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Economic headache for Ahmadinejad

President Mahmoud Ahmadinejad
Ahmadinejad came to power in 2005 with a pledge to fight corruption

Iranian president Mahmoud Ahmadinejad is often seen in the West making fiery pronouncements about his country's nuclear programme and lambasting world powers for their "arrogance" and "imperialism".

But much like his US arch nemesis George W Bush, Mr Ahmadinejad has faced growing criticism at home over his economic record. Newspapers are dominated by stories of soaring prices and high unemployment, with some pointing the finger of blame at the president's populist policies.

With less than a year to go before the next presidential election, discontent over the economy could harm Mr Ahmadinejad's chances of securing another term in office.

Economic policy

Mr Ahmadinejad came to power in 2005 with a pledge to fight corruption and defend the interests of Iran's poor.

IRAN FACTS
Population: 71.5 million (2007 estimate, Central Bank of Iran)
Urban population: 49.6 million (2007, CBI)
Economically active population: 23.5 million (2006 estimate, CBI)
GDP: 294.1 billion dollars, (2007 US estimate)
Unemployment: 9.6%, rising to 20.3% among people under 24 (spring 2008, CBI)
Inflation: 29.4% (August-September 2008, CBI)
Oil production: 4.4m barrels per day (2006, IMF)

Soaring oil revenues have helped in this regard, with government measures such as cheap loans for small businesses, as well as generous subsidies on petrol and food.

Despite widespread public debate over economic policy, there is no single official document setting out the government's economic objectives.

It is now considering a so-called "Economic Transformation Plan", which will be put before Iran's parliament, the Majlis. The hope is that it will reduce government subsidies (especially on energy), give more freedom to the private sector and reduce the country's reliance on oil revenue.

There has been consistent criticism of government economic policy from Iran's pro-reform political parties.

In September, Mosharekat, the party of former President Mohammad Khatami, said that "despite mythical levels of oil revenue, Iran's economic status has been in decline".

Closed shops in Tehran's Bazaar
A survey in Tehran showed big fears over the high prices

It added that "the class gap has increased, the lower and middle classes, particularly labourers and public sector workers, have been hurt and the development of infrastructure has suffered".

Another opposition party, the Organisation of the Mojahedin of the Islamic Revolution of Iran (OMIRI), has accused the government of "unwise and destructive" policies, and also blamed Mr Ahmadinejad's "aggressive" foreign policy for bringing international sanctions upon the country.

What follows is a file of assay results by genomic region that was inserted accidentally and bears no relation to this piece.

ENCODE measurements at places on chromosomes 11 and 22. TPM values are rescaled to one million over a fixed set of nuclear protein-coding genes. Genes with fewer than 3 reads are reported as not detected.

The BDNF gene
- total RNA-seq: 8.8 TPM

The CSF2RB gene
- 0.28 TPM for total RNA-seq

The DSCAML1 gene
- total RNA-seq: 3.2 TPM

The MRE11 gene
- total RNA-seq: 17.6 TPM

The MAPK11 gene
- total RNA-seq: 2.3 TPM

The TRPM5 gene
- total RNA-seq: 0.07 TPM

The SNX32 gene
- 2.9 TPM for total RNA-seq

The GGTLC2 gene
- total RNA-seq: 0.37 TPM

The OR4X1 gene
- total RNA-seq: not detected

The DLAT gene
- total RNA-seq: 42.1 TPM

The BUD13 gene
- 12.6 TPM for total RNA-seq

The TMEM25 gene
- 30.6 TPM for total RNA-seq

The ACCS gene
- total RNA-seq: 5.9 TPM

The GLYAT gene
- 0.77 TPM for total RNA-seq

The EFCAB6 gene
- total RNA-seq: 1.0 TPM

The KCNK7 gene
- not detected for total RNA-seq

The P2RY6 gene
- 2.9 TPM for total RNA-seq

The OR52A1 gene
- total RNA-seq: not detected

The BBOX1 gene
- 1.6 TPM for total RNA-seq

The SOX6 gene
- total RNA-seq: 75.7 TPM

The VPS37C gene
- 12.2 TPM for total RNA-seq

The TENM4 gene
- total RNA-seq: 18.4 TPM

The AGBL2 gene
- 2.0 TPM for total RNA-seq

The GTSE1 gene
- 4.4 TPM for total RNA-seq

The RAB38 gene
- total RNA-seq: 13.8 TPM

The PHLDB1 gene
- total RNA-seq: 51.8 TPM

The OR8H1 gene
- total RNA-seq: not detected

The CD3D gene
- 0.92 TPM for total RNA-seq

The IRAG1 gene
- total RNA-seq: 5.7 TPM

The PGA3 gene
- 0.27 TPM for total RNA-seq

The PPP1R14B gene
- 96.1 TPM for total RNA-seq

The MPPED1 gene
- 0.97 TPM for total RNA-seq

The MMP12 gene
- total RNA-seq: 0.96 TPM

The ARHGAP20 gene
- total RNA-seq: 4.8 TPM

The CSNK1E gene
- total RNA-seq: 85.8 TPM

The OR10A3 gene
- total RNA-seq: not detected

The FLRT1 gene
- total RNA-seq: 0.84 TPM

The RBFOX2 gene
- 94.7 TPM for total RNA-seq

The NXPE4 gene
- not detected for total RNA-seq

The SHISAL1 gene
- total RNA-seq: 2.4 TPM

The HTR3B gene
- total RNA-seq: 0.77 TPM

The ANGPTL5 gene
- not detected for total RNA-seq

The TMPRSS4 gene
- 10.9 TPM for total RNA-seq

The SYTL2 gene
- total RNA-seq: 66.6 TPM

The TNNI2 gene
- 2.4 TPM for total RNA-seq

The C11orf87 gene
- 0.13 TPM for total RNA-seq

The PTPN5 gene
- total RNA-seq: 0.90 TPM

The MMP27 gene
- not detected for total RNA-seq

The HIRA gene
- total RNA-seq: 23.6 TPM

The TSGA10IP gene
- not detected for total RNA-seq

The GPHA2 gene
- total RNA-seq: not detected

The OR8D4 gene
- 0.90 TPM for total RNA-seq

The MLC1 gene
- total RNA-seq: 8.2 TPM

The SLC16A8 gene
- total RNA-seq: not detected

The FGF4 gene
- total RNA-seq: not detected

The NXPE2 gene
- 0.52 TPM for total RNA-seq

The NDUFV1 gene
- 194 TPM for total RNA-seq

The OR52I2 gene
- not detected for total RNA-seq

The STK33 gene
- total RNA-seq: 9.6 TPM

Meanwhile, the man who holds ultimate power in Iran, Supreme Leader Ayatollah Ali Khamenei, has given only guarded support to Mr Ahmadinejad's policies. In August, he told the president to be "cautious" and avoid any "hasty behaviour" regarding the economy.

Public opinion

But how do ordinary Iranians feel?

Due to restrictions imposed on the media, little is known about the level of discontent in the private sector or among trade unions. But other indicators, such as opinion polls and readers' letters to newspapers, suggest that the economy is priority number one.

MAJLIS PUBLIC STUDY, JUNE
Most serious problems:
Inflation and high prices: 90%
Housing: 83%
Unemployment: 78%
Insufficient income: 72%

Survey: 1,223 people questioned in 30 districts of Tehran

A study carried out for the Iranian parliament in June asked people in Tehran what they considered to be the "most serious social problems" in the country.

Some 90% felt that inflation and high prices were a big problem. Housing and unemployment were also major concerns.

Mr Ahmadinejad has frequently railed against Western "pressure" and the sanctions imposed on Tehran over its nuclear programme.

The same survey asked people whether they thought these were to blame for Iran's economic difficulties. A total of 32% said yes, while 29% disagreed.

BBC Monitoring selects and translates news from radio, television, press, news agencies and the internet from 150 countries in more than 70 languages. It is based in Caversham, UK, and has several bureaux abroad.



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